Gulf Coast Readers Inc. Has Positive Outlook for Print Magazines in 2013
CAPE CORAL, FL--(Marketwire - Jan 9, 2013) - The recent decision by Newsweek to send out its last print issue has many within the magazine industry questioning the validity of that particular distribution in the New Year. In fact, similar stories have begun to appear; including a recent Mashable report that reveals SPIN Magazine is also halting its print issues. Although some industry professionals may be quick to jump at the digital-only trend, magazine subscription service Gulf Coast Readers Inc. notes that many are not looking at the positive trends that support the continuation of print.
Although some major titles are choosing to make issues that are only available in a digital format, Gulf Coast Readers Inc. responds in a recent press statement, "It is a risky move for magazines to switch to digital-only distribution, as popularity of a title will always come down to exposure. While print and digital combinations make the most of public outreach, time can only tell if digital issues will prove successful at not only retaining readers, but also attracting new ones. Although traditional, the print issue is a tried-and-true concept that has great power in influencing the public -- whether it is found among newsstands or in one's mailbox."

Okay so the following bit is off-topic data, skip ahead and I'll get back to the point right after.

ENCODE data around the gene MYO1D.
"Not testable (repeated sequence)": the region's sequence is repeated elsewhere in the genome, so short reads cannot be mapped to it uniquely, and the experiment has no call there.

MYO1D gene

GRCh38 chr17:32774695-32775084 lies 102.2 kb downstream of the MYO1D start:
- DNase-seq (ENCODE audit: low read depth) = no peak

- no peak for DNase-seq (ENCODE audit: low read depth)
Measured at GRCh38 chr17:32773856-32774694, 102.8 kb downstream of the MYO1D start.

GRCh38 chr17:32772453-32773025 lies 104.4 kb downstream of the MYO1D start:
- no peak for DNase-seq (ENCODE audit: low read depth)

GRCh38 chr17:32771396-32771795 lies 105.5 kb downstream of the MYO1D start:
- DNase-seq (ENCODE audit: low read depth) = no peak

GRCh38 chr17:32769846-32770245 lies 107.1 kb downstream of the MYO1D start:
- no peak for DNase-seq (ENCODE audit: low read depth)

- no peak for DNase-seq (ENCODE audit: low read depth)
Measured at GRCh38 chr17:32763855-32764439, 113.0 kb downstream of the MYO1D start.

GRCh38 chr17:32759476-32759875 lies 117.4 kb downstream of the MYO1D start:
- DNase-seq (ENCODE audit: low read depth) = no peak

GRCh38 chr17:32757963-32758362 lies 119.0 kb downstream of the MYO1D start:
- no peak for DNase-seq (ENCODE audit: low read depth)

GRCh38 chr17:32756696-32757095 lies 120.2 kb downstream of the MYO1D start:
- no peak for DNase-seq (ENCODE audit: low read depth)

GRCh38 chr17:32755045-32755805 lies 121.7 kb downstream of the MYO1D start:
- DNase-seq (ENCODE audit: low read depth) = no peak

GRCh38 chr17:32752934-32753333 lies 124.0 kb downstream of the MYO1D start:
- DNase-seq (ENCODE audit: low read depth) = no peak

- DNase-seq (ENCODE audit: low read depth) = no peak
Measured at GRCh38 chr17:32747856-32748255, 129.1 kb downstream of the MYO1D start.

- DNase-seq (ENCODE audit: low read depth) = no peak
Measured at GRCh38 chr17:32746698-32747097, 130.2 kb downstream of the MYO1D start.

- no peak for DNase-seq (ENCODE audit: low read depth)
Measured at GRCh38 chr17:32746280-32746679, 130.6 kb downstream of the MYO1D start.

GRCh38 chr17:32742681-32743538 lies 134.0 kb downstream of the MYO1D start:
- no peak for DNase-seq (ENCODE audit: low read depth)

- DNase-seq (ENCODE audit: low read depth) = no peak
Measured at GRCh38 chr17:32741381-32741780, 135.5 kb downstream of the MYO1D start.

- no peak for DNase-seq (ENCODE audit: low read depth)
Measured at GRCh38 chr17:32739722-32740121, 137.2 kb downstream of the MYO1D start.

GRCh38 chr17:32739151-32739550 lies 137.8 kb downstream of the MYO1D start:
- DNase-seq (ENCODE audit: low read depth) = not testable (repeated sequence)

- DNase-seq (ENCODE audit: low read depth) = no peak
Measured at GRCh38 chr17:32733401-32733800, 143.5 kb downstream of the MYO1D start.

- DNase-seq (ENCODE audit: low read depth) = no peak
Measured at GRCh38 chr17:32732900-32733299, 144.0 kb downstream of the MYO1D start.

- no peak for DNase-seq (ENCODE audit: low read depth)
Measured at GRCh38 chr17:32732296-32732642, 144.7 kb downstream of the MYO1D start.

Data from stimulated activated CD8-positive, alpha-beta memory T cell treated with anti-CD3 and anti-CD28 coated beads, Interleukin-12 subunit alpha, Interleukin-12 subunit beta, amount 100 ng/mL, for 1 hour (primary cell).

Gulf Coast Readers Inc. notes that print issues are easily accessible to everyone, especially those that sign up for convenient and cost-effective subscriptions. However, a recent article from MediaPost.com cites a Pew research study that recently discovered "one out of every four Americans now owns a tablet computer." Gulf Coast Readers Inc. comments in its press statement, "While the amount of U.S. tablet users creates a fairly sizable market, it still means that digital-only publications can only reach an estimated 25 percent of Americans. Print, on the other hand, is much more widespread."
Despite the decision by some titles to abandon print, Gulf Coast Readers Inc. encourages the public to also take notice that some are choosing to enter this market. For example, a recent NBC News report revealed that popular on-line shopping publication Net-a-Porter has announced a decision to enter the print market within the next year. In the article, Net-a-Porter CEO Mark Sebba "emphasized that a print edition may also lure bigger advertisers."